While it can indeed be used to treat ulceration in horses, its use is only approved as “off label” (a legally-approved method of using a drug in a way not listed on its label).
So, the drug is used in human abortions and, while it can be used on horses, that usage is not its primary purpose and is not listed on its drug label.
There are other aspects to the two medicines that make such comparisons misleading.
Ivermectin is approved by the FDA to treat people with “intestinal strongyloidiasis and onchocerciasis, two conditions caused by parasitic worms.” It can be used in a topical form (ie applied to the surface of the body) to treat external parasites and skin conditions.
The regulator has also approved some forms of animal ivermectin to prevent heartworm disease and certain parasites, including in horses. But it has not been approved as a COVID treatment.
Suggestions the drug could treat COVID surfaced in March 2020, when Australian scientists discovered it could be used to combat SARS-CoV-2 (the virus that causes COVID-19) in cells in a laboratory setting.
The university said further research was needed to determine a correct human dosage, and it should not be used in humans for COVID until further clinical testing was completed.
More recent evidence however puts the initial findings in question. A study published in The New England Journal of Medicine in March 2022, tracking 1,300 people in Brazil who contracted COVID, found that those treated with ivermectin were no less likely to be hospitalized than those who received a placebo.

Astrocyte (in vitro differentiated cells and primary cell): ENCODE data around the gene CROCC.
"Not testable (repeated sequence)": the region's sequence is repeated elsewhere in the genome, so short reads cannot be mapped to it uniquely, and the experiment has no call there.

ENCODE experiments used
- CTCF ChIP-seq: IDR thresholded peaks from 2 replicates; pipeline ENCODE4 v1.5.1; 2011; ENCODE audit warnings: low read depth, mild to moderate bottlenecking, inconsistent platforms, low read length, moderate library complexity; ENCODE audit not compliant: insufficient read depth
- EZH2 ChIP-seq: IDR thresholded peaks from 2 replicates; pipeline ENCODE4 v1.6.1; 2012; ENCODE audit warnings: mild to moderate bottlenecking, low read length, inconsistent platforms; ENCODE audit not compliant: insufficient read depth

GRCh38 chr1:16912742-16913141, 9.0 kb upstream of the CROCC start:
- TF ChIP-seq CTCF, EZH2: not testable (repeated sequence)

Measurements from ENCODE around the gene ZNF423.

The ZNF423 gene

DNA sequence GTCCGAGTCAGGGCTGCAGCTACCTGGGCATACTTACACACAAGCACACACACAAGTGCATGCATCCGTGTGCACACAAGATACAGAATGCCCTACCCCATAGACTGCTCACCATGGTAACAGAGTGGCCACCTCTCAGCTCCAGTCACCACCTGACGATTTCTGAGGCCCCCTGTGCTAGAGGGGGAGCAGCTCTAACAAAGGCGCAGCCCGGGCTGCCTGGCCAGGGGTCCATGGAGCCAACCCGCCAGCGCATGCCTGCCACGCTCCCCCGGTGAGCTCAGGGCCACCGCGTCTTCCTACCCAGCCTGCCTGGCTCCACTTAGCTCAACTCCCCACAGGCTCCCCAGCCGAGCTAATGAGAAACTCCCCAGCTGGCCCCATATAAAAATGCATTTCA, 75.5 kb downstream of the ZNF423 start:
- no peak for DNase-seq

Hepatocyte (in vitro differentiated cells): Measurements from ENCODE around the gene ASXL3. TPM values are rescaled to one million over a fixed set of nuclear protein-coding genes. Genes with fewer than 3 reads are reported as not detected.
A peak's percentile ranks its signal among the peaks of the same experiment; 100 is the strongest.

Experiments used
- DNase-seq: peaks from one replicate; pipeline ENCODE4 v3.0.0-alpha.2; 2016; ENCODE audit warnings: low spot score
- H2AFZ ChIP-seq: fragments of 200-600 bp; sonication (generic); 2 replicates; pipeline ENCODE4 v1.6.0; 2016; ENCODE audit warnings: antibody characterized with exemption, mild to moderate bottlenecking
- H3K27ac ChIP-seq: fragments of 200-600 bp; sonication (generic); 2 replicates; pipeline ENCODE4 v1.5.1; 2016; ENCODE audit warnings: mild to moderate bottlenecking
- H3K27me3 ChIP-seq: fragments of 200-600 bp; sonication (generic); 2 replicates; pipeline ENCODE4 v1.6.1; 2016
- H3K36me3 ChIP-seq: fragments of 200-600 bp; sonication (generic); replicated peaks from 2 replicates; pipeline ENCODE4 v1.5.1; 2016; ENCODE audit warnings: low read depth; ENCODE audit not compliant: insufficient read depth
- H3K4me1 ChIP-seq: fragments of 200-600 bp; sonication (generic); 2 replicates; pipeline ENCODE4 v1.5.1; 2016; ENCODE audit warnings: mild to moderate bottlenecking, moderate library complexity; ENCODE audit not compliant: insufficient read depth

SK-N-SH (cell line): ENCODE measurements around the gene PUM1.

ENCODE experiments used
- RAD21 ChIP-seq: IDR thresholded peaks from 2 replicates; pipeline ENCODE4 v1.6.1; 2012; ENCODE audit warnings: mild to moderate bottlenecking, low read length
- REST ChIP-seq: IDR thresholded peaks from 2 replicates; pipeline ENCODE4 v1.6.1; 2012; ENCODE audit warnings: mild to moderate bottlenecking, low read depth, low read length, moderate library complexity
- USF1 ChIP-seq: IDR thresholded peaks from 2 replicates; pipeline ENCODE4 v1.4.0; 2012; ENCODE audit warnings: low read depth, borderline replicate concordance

Nonetheless, the notion of ivermectin as a “COVID cure” has been weaponized by anti-lockdown and vaccine-skeptic commentators throughout the pandemic.
Podcaster Joe Rogan claimed in September 2021 that it helped cure his own case of COVID.
In November 2021, Rep. Taylor Greene accused doctors who refused to recommend ivermectin to COVID patients as taking part in “politics that is killing people.”
In August the same year, Sen. Paul claimed that “hatred for Trump” was preventing research into the use of ivermectin as a COVID drug.
The FDA has not approved the use of the drug as a safe and effective treatment for COVID. The regulator has been clear in his instructions to discourage the use of ivermectin for such cases.
A spokesman for the FDA Newsweek: “Currently, FDA has not authorized or told approved ivermectin for use in preventing or treating COVID-19 in humans. To date, published clinical trials have shown mixed results.
“Additional clinical trials assessing ivermectin tablets for the prevention or treatment of COVID-19 are ongoing.”
Despite the FDA’s warnings, its past mockery of ivermectin advocates on social media appears to have now been seized on by anti-abortion commentators, keen to suggest the FDA-approved misoprostol represents a double standard or a lack of impartiality in drug regulation.
But these comments lack important context: Misoprostol has been approved for many years primarily as a drug used in medical abortions, but used “off-label” to treat ulceration in horses. By contrast, while ivermectin has been approved in animal (and some human) uses, it is not approved for the treatment of COVID-19 in humans due to a lack of evidence.
Doctors do not prescribe horse medicine for abortions. Misoprostol has been approved as an abortion drug since 2000. Its use in horses is only sanctioned “off label,” meaning it is not officially approved as such. By contrast ivermectin, which some people misleadingly compared it to, is approved as a medicine that can be used on horses, but is not approved as a COVID drug.
FACT CHECK BY NEWSWEEK